Vermont dairy producers are recognized as national leaders in the adoption of new technology and management practices for the efficient production of high-quality milk. Investments in buildings, equipment and technical assistance support farms as they strive to adopt practices that address environmental conservation, animal care, and employee wellness. Despite the professionalism and success of a core group of Vermont dairies, the state ranks in the middle of US states for per cow production.
Vermont 2018 milk production represented 1.28% of the national total. The average annual per cow production of 21,102 pounds places Vermont at 18th in the nation. Average production for the eleven states in the northeast region is 21,935 pounds per cow with New York leading the region at 23,885 pounds of milk per cow per year (a full 12% more milk per cow than Vermont farms).
PRO-DAIRY, a program serving New York dairy farmers and supported by state funds, is a model that holds significant promise for Vermont’s dairy farmers. NEAFA, in collaboration with the leaders of Vermont’s dairy industry, has been advocating for a Vermont PRO-DAIRY program to serve Vermont dairy farmers and play a significant role in assuring economic sustainability of Vermont’s dairy industry.
For over 30 years PRO-DAIRY has linked New York dairy farmers and agribusiness professionals to critical research and resources, giving them information they need to build and manage robust businesses. PRO-DAIRY’s contributions to educational programming and applied research have helped farmers implement practices for efficient milk production. With support from PRO-DAIRY, New York has been a national leader in dairy growth for the past 10 years.
From 1992 through 1996 UVM Extension adopted some of the practices and educational programming created by PRO-DAIRY for dairy farmer education in Vermont. The format was highly regarded by Vermont farmers as evidenced by strong attendance and positive evaluations. Staffing changes led to adjustments in UVM Extension’s services and the PRO-DAIRY model was dropped from UVM Extension programming.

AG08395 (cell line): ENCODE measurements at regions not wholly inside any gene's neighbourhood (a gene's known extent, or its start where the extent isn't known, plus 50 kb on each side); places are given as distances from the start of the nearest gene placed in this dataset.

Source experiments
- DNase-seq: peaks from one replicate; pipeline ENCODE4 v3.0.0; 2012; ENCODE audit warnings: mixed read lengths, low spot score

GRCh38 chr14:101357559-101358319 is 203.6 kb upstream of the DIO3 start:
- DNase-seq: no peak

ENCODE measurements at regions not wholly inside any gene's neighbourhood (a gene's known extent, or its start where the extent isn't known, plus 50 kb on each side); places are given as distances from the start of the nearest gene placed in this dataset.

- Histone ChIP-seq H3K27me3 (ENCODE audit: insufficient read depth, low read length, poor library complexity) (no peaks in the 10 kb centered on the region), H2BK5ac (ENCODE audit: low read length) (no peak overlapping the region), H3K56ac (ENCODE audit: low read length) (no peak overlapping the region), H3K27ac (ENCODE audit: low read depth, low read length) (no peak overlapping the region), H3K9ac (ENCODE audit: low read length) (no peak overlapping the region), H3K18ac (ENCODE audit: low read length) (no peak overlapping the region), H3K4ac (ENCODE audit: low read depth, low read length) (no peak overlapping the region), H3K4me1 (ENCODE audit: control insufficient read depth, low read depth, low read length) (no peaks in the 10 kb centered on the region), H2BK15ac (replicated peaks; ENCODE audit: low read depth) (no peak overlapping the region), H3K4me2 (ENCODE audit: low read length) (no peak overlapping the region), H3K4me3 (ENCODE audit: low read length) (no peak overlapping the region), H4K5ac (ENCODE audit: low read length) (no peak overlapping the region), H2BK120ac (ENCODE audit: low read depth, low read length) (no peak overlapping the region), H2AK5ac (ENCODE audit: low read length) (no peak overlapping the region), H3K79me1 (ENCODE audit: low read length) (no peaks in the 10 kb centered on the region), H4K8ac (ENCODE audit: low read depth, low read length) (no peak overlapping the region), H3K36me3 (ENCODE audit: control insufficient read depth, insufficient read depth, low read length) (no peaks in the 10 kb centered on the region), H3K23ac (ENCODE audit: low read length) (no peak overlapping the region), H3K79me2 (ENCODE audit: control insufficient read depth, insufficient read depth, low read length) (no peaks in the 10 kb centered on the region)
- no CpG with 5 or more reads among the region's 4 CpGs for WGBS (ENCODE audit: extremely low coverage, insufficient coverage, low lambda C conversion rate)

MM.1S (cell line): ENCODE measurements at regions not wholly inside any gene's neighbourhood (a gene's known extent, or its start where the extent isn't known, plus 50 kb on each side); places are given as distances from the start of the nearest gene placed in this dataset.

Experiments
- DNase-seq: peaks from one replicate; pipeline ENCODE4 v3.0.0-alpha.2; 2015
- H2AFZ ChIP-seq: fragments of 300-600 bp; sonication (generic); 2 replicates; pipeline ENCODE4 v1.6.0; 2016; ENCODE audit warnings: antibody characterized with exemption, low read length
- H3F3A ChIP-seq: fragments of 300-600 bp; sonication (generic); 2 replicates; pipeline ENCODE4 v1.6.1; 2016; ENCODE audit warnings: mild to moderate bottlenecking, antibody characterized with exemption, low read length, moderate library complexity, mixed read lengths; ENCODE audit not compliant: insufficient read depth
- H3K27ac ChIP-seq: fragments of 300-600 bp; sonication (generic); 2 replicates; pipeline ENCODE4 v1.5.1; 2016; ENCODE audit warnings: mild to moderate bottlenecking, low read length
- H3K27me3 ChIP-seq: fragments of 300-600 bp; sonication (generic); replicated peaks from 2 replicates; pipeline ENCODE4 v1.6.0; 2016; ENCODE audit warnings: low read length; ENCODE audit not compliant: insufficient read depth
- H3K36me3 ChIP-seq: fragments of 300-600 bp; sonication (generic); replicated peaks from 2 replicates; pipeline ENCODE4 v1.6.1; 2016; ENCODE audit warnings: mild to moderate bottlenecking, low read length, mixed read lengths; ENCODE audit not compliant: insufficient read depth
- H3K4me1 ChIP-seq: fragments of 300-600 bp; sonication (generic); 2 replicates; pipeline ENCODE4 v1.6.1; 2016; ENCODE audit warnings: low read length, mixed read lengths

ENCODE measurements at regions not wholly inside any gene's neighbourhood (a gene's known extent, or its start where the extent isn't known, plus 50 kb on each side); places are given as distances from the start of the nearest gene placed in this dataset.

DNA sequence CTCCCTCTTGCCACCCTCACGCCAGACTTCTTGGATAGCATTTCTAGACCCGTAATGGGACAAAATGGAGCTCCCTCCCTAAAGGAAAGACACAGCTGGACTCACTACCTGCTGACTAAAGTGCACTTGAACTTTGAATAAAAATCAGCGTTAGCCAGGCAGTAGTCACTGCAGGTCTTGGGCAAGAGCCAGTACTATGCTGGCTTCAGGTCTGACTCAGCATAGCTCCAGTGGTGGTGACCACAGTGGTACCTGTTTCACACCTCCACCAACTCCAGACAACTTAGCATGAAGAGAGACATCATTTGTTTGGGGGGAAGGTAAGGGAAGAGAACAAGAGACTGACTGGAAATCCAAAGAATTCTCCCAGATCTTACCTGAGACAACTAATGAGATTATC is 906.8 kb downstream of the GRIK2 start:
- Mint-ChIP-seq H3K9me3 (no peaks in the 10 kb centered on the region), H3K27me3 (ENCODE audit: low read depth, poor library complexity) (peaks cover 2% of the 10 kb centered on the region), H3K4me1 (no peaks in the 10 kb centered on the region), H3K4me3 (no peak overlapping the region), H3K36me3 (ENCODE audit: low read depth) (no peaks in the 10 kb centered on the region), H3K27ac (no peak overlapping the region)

“An annual investment in professional resources for business management, facilities design, and animal management will position Vermont’s dairy industry to be the robust economic engine it has long been known for,” Stated Meg Nelson, NEAFA’s Montpelier Legislative Representative. “An economic development investment into Vermont’s largest industry is the right priority for the State that has developed a brand around its rural economic character. This investment would protect and grow this brand that is known worldwide.”
Executive Director Rick Zimmerman joined Meg Nelson on April 10th for a legislative reception, meetings with the Senate and House Agriculture Committees and coffee with the Governor. Governor Phil Scott met with Vermont Dairy Producers Alliance members where he heard first hand about the benefits New York’s PRO-DAIRY program was bringing to Vermont dairy farmers. On April 15th, Zimmerman presented before the Vermont Dairy Commission and emphasized that Vermont is a significant part of the northeast milk shed that is competing against other regions of the country and the world for the opportunity to serve consumers with high quality milk and dairy products. “Vermont dairy farmers must have access to all the latest tools and technologies if we are to compete successfully in local and global markets,” stated Zimmerman.
NEAFA is advocating for $1.3 million to support the salary, fringe benefits, administrative and operating expenses for four years to support three PRO-DAIRY professionals.